This is the last of two posts that talk about the materials used in Indiana's historic bridges. From iron to steel in the last half of the nineteenth century, to concrete in the early twentieth century.
It only seems natural that the two earlier forms of bridges made of stone and wood would someday be emulated with man-made materials that would attempt to capture the benefits of their predecessors while offering improvements in strength and durability.
Truss bridges would be the first to experience this phenomenon, as the labor-intensive hand hewn wooden beams were replaced with components formed from cast and wrought iron, and later of steel. The benefits were numerous indeed...from allowing for larger and longer span that didn't require a roof and siding to protect the trusses from the elements, to components that could be manufactured in a factory and easily assembled at the site. This allowed for mass production of bridges that would help to improve the transportation infrastructure as a whole.
Where wooden trusses were limited to a handful of "trusted and true" types, the introduction of metal allowed for designers to experiment and look for constant improvements to reduce weight and save materials. Wood had definite limitations in form that was easily solved within it's metal counterpart. Although wooden covered spans would continue to be built on occasion into the 1920's, their heyday had pretty much passed by the early 1880's.
The earliest metal spans started appearing in Indiana by the late 1860's, with Warrick County's 1869 Boner Road Bridge the oldest survivor today. This is a rare example of a Bowstring truss that was popular only into the 1880's. Thomas and Caleb Pratt's truss, on the other hand, would enjoy a popularity that would not be exceeded by any other type to come along. The Pratt truss was found in pony and through trusses and would also be transformed into many other variations over the course of it's existence. The Whipple truss was a Pratt that featured verticals that extended across more than one panel to allow for much longer spans with less weight. When designers looked to reduce material even more, the Camelback and Parker versions of the Pratt were introduced that featured polygonal upper chords. And when the railroads were looking for even stronger versions of the Pratt, they found that sub-dividing the panels within the trusses would give them what they needed. The Baltimore and Pennsylvania trusses were the results of their efforts.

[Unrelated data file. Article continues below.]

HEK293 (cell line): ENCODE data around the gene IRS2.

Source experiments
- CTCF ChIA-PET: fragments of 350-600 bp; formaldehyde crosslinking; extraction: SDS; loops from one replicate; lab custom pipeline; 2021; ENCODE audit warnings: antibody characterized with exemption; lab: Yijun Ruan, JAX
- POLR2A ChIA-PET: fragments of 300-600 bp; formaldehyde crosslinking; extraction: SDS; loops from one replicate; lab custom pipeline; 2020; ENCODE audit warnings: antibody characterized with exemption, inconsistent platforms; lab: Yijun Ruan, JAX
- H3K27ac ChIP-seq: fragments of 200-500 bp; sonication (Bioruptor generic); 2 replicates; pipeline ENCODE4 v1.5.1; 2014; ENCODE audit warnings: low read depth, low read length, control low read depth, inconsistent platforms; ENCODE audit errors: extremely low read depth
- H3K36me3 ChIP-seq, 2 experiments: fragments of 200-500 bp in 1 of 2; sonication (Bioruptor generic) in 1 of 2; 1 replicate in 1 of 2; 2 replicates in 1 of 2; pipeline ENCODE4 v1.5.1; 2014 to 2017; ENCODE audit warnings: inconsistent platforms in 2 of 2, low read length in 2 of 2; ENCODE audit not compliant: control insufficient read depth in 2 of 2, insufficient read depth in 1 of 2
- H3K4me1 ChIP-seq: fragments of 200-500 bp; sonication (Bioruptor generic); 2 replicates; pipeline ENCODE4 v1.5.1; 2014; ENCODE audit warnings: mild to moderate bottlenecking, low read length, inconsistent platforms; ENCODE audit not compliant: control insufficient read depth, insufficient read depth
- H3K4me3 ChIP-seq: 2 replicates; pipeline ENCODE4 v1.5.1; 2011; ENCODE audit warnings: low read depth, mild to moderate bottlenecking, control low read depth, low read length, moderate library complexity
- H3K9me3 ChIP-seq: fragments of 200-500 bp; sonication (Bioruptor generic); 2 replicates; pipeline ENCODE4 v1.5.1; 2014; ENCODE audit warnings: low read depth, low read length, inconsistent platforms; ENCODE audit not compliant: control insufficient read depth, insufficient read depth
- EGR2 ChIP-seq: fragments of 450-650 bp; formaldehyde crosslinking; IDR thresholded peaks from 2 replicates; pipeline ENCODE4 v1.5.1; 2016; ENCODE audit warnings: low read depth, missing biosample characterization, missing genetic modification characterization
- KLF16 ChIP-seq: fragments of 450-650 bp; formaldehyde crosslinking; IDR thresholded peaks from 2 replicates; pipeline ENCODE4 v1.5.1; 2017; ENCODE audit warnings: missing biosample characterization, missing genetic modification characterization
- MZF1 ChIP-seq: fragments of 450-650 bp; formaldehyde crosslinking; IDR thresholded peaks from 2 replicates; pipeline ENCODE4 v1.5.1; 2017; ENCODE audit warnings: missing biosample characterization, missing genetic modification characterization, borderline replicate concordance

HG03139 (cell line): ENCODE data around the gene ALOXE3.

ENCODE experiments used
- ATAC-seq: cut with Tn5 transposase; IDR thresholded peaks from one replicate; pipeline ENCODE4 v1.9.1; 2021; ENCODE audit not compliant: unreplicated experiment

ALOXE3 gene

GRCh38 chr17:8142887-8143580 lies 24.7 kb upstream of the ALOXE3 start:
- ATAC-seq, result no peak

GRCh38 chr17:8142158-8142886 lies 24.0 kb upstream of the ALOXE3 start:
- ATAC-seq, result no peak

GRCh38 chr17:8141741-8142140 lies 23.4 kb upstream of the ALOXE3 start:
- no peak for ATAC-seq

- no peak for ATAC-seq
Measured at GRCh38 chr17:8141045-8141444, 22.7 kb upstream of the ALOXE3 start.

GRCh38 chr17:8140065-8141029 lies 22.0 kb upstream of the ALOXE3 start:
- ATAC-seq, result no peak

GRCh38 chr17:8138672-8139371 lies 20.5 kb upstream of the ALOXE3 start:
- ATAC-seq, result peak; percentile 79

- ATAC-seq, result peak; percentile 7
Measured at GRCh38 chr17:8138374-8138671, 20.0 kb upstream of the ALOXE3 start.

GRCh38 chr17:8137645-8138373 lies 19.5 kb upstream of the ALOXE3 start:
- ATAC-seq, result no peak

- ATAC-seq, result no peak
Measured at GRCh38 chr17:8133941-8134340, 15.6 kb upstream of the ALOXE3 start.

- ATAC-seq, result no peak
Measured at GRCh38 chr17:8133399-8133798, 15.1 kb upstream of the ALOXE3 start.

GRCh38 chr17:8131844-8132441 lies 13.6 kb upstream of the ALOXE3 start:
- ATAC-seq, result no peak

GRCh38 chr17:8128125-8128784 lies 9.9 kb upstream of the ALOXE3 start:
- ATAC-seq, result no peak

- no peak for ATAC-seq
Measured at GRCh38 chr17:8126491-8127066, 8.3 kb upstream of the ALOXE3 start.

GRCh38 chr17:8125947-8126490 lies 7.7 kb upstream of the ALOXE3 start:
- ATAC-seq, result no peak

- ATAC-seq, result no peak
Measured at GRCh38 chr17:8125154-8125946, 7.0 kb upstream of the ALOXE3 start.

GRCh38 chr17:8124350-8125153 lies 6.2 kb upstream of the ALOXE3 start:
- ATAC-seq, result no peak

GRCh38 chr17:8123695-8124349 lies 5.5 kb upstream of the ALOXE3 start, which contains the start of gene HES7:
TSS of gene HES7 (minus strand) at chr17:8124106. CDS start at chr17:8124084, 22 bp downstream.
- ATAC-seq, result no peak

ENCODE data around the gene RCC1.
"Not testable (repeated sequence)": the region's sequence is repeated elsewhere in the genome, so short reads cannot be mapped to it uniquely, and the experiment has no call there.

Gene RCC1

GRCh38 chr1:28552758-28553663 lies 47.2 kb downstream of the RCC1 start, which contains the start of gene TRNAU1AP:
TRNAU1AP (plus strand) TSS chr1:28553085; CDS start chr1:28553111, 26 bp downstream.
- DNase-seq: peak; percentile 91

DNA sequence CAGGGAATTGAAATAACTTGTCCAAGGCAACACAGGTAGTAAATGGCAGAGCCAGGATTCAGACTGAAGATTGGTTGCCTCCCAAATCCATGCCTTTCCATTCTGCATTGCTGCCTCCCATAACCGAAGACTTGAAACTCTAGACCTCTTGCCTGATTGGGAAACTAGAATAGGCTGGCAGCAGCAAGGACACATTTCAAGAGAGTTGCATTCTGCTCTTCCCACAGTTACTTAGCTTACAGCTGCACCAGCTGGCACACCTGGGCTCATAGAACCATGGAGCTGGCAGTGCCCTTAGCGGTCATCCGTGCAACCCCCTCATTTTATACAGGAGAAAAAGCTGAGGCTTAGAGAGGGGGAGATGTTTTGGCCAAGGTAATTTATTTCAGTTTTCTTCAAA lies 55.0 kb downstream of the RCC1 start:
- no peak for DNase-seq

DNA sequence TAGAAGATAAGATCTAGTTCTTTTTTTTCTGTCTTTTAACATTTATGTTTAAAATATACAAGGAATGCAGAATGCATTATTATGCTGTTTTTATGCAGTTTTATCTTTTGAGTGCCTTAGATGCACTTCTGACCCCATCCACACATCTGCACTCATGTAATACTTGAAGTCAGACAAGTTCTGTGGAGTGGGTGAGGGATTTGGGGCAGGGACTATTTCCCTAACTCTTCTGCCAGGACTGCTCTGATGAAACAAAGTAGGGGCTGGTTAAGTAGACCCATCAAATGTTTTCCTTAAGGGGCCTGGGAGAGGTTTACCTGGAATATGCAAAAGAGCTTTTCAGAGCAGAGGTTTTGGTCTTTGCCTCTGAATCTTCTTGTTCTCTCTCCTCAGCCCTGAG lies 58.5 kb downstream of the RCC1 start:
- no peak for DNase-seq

A limited number of metal truss bridges remain in Indiana today. Sadly, the last quarter of the twentieth century saw about two-thirds of these remaining spans obliterated. Now we are scrambling to save the best examples of what remain, and fortunately Indiana is now one of the better states at working to accomplish this.
The introduction of concrete would have even a bigger impact on the future of bridge building that has continued to this day. Concrete first appeared in the sub-structures of wooden and metal spans at about the turn of the century. Cut stone abutments were expensive and often cost more than the bridge superstructure. Concrete had actually been used by the ancient Romans in many of there structures but the technology was basically "lost" for centuries until the mid-1700's. Just why it's use in bridge building wouldn't surface for almost another 150 years is uncertain. It would quickly become evident that concrete abutments and piers offered great savings over their stone siblings.
It didn't take long for designers to discover that concrete could be used for much more than substructures. Concrete by nature is very strong when in compression but falls short under the stress of tension. Reinforcing bars (better known as rebar) were added to the concrete to give it the tensile strength needed for Indiana's first concrete arches. Although a couple pre-1900 examples may survive, large scale construction would begin in the first decade of the twentieth century. Arches were the first type of concrete span to appear, perhaps an emulation of the stone arches that were built in the previous century. But much like the metal trusses to the wooden ones, concrete spans would evolve past the arch design and take on many shapes and sizes even into modern day.
Many wonderful examples of historic concrete bridges remain in the state today, and like the metal trusses some are enjoying a revival through rehabilitation and continued use. Although moving a concrete span is rather impractical compared to a truss bridge, it is hoped that creativity can help to save the best survivors.
I started writing this way back in December and I thank you all for your patience between this and my last one. Sometimes family and work constraints can distract one from the other pleasures of life.